Jen Wang

Jennifer Wang assists the Mechanical Technologies group with patent preparation and prosecution, opinion work, diligence, and patent litigation. She is experienced in U.S. and foreign patent prosecution, utility and design patent prosecution, freedom to-operate, landscape and patentability studies, IP due diligence and inter partes review (IPR). Jen has worked with clients ranging from start-ups to Fortune 500 companies, and develops comprehensive patent portfolio strategies that fit the business goals of her clients.
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Recent Posts

Definitely Not Indefinite: How the Specification Can Save a Claim from Indefiniteness

Posted by Jen Wang on Feb 9, 2017

Jen Wang

In Sonix Technology v. Publications International, the Federal Circuit applied the Supreme Court’s indefiniteness standard from Nautilus and held seemingly imprecise claim language to be definite.

What This Means to You

  • During application drafting and prosecution, identify potentially vague claim terms and consider using a different term or including examples in the specification.
  • In litigation, experts opining on indefiniteness need to provide support to show that a term is subjective. A simple conclusory statement is insufficient.
  • While this case dealt with the type of indefiniteness in which a claim term seems imprecise on its face, it is also important to watch out for claims that seem precise, but involve different methods of measurement. Such claims could also be vulnerable to an indefiniteness attack.
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Supreme Court Takes Up First Design Patent Case in 100 Years

Posted by Jen Wang on Mar 25, 2016

Jen Wang

The U.S. Supreme Court has not reviewed a design patent case in over 100 years—until now.

On March 21, 2016, the Supreme Court agreed to review the highly publicized Apple v. Samsung case, in which Apple was awarded Samsung’s entire profits from smartphones that infringed Apple’s design patents covering the look of the iPhone.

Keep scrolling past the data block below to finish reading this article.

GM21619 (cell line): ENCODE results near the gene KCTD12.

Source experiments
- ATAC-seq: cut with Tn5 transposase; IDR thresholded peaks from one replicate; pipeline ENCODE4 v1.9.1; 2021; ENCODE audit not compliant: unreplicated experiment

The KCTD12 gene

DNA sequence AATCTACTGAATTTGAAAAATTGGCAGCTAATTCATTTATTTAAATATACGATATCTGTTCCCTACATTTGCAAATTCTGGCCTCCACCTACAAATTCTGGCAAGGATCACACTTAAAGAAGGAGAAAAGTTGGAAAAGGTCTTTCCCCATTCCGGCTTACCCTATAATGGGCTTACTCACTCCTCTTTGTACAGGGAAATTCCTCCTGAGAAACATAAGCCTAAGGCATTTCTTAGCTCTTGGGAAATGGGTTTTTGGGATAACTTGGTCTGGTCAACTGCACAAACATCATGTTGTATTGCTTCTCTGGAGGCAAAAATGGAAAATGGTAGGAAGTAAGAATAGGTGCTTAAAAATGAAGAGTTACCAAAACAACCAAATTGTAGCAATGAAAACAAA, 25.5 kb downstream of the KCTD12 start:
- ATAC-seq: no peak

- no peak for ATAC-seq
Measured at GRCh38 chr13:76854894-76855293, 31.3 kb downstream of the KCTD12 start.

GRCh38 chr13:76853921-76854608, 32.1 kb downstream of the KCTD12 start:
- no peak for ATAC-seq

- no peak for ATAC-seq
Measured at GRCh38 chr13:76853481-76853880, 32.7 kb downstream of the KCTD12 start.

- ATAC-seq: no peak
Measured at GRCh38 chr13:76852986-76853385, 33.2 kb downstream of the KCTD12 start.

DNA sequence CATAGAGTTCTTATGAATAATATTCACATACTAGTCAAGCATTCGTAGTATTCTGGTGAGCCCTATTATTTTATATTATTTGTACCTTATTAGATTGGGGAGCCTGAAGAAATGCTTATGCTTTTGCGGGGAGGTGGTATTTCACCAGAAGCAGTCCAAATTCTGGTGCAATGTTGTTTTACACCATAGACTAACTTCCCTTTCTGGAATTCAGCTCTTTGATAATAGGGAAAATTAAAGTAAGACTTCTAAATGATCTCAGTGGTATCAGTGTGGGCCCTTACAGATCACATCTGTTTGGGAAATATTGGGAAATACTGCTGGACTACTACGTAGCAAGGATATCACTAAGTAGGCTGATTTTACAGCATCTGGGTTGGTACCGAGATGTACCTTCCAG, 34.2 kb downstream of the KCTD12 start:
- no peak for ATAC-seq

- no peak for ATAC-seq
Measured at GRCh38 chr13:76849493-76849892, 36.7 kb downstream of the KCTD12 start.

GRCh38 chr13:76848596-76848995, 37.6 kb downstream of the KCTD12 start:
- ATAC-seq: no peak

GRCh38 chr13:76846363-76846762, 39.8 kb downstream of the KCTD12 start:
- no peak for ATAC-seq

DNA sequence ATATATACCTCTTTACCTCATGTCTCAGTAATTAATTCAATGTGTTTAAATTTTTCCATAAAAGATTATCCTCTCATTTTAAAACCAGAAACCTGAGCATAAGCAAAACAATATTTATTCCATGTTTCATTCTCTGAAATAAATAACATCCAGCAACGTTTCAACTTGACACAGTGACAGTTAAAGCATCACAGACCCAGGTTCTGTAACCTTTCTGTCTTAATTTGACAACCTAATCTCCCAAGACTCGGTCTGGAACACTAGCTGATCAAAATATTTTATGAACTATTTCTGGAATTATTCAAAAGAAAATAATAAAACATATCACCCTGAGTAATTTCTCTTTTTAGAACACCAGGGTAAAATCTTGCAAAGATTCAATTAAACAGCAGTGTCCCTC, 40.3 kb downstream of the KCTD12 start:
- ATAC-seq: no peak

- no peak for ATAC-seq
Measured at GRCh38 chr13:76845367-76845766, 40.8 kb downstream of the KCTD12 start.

The issue before the court is: Where a design patent covers only a component of a product, should damages be limited to the infringer’s profits attributable to the component, or should damages cover all of the infringer’s profits from the entire product?

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Federal Circuit Finds Claims Not Indefinite in Post-Nautilus Case

Posted by Jen Wang on Mar 23, 2016

Jen Wang

Ethicon Endo-Surgery, Inc. v. Covidien, Inc. was decided by the U.S. Court of Appeals for the Federal Circuit (Federal Circuit) after the Nautilus decision, in which the U.S. Supreme Court created a new indefiniteness standard that is seen by many as setting a higher bar for the patentee. Even under this higher standard, however, the Federal Circuit in this case upheld the patent claims at issue, finding the claims not to be indefinite.

What This Means to You

  • To avoid indefiniteness, be careful when reciting parameters in claims—consider specifying a method of determining that parameter in the specification.
  • Special attention should be given when claiming a parameter that can be calculated/determined using more than one method.
  • This case provides an example of claims that have survived an indefiniteness attack post-Nautilus, and may be used to rebut indefiniteness arguments.
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Wolf Greenfield's CAFC Blog

Here, Wolf Greenfield attorneys summarize and identify key takeaways from recent patent law cases decided by the U.S. Court of Appeals for the Federal Circuit. View past case summaries here.

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This blog is intended to promote thought and debate on developing areas of the law. The opinions, commentary and characterizations of cases provided on this blog are not legal advice and do not represent the opinions of Wolf Greenfield or its clients.